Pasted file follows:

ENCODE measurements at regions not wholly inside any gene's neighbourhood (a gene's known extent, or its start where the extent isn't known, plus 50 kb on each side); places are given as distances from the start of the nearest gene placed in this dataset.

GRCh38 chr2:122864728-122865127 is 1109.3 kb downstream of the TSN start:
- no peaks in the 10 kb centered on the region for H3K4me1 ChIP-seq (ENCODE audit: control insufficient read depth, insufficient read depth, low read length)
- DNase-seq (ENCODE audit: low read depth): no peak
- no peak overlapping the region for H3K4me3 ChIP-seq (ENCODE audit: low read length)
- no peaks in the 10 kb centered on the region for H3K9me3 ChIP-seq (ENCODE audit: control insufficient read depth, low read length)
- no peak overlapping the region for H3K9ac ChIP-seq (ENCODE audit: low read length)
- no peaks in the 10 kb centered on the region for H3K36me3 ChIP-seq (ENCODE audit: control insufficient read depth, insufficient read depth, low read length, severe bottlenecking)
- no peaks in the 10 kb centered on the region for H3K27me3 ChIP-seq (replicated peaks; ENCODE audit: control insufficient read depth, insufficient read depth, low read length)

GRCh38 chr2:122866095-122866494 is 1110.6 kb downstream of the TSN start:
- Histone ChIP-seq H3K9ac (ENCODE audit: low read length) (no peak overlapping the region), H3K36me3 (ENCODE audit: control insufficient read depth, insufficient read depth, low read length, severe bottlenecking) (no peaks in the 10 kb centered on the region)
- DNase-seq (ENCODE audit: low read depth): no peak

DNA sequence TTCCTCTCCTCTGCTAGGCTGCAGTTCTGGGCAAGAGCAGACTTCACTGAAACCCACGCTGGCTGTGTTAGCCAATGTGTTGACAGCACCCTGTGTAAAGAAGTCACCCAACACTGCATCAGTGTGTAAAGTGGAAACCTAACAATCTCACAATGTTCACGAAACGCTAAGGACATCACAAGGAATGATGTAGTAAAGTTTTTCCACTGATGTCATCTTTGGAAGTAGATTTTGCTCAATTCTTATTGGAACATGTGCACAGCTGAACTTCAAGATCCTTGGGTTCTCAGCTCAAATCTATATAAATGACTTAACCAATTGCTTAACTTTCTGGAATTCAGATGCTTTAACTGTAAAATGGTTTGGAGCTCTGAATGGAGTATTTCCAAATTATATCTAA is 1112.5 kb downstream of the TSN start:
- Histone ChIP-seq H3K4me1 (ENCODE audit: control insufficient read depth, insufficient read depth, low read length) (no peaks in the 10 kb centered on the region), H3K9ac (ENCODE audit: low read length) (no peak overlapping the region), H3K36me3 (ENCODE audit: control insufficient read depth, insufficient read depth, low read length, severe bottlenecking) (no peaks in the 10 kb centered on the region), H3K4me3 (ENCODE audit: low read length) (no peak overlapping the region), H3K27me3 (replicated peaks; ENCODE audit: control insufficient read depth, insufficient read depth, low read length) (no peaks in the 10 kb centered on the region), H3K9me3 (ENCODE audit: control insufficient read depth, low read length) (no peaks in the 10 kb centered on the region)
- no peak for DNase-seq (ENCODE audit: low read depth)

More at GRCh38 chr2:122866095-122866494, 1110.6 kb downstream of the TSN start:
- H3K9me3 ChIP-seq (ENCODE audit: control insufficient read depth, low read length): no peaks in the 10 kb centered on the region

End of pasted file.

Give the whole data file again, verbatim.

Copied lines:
ENCODE measurements at regions not wholly inside any gene's neighbourhood (a gene's known extent, or its start where the extent isn't known, plus 50 kb on each side); places are given as distances from the start of the nearest gene placed in this dataset.

GRCh38 chr2:122864728-122865127 is 1109.3 kb downstream of the TSN start:
- no peaks in the 10 kb centered on the region for H3K4me1 ChIP-seq (ENCODE audit: control insufficient read depth, insufficient read depth, low read length)
- DNase-seq (ENCODE audit: low read depth): no peak
- no peak overlapping the region for H3K4me3 ChIP-seq (ENCODE audit: low read length)
- no peaks in the 10 kb centered on the region for H3K9me3 ChIP-seq (ENCODE audit: control insufficient read depth, low read length)
- no peak overlapping the region for H3K9ac ChIP-seq (ENCODE audit: low read length)
- no peaks in the 10 kb centered on the region for H3K36me3 ChIP-seq (ENCODE audit: control insufficient read depth, insufficient read depth, low read length, severe bottlenecking)
- no peaks in the 10 kb centered on the region for H3K27me3 ChIP-seq (replicated peaks; ENCODE audit: control insufficient read depth, insufficient read depth, low read length)

GRCh38 chr2:122866095-122866494 is 1110.6 kb downstream of the TSN start:
- Histone ChIP-seq H3K9ac (ENCODE audit: low read length) (no peak overlapping the region), H3K36me3 (ENCODE audit: control insufficient read depth, insufficient read depth, low read length, severe bottlenecking) (no peaks in the 10 kb centered on the region)
- DNase-seq (ENCODE audit: low read depth): no peak

DNA sequence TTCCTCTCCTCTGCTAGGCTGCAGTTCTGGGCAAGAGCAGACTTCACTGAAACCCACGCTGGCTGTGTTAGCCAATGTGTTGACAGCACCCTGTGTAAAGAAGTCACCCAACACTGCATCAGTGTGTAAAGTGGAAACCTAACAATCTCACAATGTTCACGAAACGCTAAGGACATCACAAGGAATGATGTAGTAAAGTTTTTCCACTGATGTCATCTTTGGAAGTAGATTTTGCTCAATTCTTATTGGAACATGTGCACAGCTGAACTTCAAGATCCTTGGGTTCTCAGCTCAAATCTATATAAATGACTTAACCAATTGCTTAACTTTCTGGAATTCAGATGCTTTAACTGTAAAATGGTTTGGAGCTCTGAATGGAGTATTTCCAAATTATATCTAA is 1112.5 kb downstream of the TSN start:
- Histone ChIP-seq H3K4me1 (ENCODE audit: control insufficient read depth, insufficient read depth, low read length) (no peaks in the 10 kb centered on the region), H3K9ac (ENCODE audit: low read length) (no peak overlapping the region), H3K36me3 (ENCODE audit: control insufficient read depth, insufficient read depth, low read length, severe bottlenecking) (no peaks in the 10 kb centered on the region), H3K4me3 (ENCODE audit: low read length) (no peak overlapping the region), H3K27me3 (replicated peaks; ENCODE audit: control insufficient read depth, insufficient read depth, low read length) (no peaks in the 10 kb centered on the region), H3K9me3 (ENCODE audit: control insufficient read depth, low read length) (no peaks in the 10 kb centered on the region)
- no peak for DNase-seq (ENCODE audit: low read depth)

More at GRCh38 chr2:122866095-122866494, 1110.6 kb downstream of the TSN start:
- H3K9me3 ChIP-seq (ENCODE audit: control insufficient read depth, low read length): no peaks in the 10 kb centered on the region